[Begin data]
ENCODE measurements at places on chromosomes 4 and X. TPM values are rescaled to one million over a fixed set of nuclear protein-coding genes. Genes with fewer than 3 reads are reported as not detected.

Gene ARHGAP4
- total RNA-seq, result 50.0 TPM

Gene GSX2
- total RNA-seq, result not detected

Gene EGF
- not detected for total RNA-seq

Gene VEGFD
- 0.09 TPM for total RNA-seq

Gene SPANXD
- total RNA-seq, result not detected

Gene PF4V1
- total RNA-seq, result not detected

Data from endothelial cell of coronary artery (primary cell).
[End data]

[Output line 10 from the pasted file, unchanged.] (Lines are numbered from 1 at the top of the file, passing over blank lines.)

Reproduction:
Gene SPANXD